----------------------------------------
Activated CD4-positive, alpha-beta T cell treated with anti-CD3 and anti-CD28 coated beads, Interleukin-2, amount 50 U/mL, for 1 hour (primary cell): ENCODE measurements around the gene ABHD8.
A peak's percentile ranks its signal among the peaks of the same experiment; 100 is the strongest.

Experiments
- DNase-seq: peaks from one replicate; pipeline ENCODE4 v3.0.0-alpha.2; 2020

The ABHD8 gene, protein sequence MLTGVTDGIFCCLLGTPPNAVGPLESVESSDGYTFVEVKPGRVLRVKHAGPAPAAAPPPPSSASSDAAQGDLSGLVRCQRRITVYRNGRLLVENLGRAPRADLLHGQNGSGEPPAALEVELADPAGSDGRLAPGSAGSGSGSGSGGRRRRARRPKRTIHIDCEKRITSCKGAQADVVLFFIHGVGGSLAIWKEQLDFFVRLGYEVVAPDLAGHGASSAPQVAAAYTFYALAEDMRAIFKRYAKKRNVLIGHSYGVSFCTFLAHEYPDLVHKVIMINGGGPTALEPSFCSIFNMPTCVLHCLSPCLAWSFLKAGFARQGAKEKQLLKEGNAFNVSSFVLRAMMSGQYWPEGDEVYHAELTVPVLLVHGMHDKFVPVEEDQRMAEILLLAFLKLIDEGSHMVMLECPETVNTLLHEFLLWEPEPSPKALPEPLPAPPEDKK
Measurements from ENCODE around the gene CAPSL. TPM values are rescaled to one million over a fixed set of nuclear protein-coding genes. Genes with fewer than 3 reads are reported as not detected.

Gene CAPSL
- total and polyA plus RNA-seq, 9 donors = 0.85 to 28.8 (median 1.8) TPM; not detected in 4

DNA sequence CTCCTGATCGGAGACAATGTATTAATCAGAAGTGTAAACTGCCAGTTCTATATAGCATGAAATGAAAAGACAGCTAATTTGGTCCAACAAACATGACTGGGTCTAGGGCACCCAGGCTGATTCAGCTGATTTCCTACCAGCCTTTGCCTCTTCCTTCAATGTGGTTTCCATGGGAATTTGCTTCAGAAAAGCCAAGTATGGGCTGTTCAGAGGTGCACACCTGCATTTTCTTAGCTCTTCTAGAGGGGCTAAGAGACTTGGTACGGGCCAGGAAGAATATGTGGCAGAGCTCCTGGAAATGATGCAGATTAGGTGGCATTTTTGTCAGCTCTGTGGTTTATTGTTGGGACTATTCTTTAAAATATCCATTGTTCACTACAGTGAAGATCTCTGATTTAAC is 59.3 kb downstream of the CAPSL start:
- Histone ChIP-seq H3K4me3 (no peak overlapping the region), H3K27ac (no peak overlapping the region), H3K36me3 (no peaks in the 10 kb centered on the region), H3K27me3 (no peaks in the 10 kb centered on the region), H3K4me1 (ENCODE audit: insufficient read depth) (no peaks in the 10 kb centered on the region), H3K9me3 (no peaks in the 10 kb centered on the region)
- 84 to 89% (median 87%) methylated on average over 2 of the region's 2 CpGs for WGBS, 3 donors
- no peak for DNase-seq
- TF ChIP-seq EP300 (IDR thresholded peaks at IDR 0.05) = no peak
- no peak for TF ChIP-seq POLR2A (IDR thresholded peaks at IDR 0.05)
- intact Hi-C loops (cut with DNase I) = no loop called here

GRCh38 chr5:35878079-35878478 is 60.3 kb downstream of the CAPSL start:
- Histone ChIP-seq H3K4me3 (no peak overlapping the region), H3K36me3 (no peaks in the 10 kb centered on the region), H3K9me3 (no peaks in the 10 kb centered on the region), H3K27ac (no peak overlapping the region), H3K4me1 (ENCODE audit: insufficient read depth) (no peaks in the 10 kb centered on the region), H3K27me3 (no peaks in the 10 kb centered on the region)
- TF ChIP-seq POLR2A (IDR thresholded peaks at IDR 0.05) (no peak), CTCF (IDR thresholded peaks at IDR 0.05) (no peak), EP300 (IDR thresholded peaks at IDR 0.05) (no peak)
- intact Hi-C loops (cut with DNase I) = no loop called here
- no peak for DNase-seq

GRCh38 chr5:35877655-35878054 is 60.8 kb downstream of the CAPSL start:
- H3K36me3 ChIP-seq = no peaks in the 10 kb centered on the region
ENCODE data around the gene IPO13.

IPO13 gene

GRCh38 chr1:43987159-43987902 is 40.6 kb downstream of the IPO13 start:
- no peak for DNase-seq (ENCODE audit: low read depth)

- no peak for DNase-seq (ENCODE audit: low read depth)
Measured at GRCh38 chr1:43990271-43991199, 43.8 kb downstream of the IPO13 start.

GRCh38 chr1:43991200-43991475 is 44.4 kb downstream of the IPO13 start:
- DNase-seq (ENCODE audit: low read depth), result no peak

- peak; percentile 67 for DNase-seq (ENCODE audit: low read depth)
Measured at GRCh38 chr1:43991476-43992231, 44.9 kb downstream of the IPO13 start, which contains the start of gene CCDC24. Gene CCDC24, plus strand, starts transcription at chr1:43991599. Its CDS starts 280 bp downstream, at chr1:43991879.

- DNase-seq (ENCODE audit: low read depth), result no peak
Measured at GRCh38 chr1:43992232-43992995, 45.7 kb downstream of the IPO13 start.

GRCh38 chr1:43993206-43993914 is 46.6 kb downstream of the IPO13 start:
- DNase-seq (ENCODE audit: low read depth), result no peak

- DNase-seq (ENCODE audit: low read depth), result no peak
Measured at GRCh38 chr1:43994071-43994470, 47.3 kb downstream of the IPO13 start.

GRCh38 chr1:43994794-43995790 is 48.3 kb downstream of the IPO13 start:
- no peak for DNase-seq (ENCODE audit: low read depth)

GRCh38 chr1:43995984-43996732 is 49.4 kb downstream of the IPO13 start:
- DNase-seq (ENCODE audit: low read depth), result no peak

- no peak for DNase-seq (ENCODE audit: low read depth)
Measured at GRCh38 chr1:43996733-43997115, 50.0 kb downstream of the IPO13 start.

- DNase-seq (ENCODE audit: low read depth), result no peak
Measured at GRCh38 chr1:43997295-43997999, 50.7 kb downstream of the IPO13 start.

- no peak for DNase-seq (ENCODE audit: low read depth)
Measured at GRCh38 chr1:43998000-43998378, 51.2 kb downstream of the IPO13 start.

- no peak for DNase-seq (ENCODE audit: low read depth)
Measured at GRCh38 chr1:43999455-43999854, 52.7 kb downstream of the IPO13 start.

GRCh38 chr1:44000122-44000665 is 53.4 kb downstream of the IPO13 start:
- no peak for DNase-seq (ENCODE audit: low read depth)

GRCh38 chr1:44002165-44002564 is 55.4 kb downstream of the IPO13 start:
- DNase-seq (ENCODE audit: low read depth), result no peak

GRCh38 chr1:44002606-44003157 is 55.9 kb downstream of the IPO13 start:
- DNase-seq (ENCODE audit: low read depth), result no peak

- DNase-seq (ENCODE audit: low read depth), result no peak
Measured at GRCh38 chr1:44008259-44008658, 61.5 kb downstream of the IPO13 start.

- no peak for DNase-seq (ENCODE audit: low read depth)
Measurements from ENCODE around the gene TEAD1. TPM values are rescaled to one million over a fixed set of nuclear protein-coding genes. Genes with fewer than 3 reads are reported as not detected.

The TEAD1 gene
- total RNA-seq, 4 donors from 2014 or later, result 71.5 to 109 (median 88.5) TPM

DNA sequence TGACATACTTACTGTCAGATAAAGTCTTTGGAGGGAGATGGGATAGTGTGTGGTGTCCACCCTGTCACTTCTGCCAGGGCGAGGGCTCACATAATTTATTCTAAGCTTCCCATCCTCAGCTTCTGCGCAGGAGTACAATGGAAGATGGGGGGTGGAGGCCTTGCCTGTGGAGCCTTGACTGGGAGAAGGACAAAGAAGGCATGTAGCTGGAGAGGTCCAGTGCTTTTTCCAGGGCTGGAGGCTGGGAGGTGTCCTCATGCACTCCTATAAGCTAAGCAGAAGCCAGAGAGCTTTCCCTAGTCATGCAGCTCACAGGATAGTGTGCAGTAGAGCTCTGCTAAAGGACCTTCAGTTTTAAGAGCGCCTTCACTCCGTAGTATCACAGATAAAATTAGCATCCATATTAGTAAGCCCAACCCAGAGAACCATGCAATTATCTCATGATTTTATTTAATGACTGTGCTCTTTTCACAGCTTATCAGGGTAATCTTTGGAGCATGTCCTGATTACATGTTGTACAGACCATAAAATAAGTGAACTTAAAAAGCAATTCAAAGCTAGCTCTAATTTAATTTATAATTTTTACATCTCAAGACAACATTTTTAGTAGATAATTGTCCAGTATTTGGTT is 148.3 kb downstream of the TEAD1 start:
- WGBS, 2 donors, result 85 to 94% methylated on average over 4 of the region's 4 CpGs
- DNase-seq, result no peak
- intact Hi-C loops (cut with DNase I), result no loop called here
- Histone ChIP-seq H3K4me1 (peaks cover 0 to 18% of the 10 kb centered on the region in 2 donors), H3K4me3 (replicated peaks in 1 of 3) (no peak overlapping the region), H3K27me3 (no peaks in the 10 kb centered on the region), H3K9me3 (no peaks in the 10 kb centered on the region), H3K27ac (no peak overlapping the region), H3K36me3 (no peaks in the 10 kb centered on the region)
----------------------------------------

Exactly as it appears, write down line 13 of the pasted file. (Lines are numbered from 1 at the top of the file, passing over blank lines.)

- TF ChIP-seq EP300 (IDR thresholded peaks at IDR 0.05) = no peak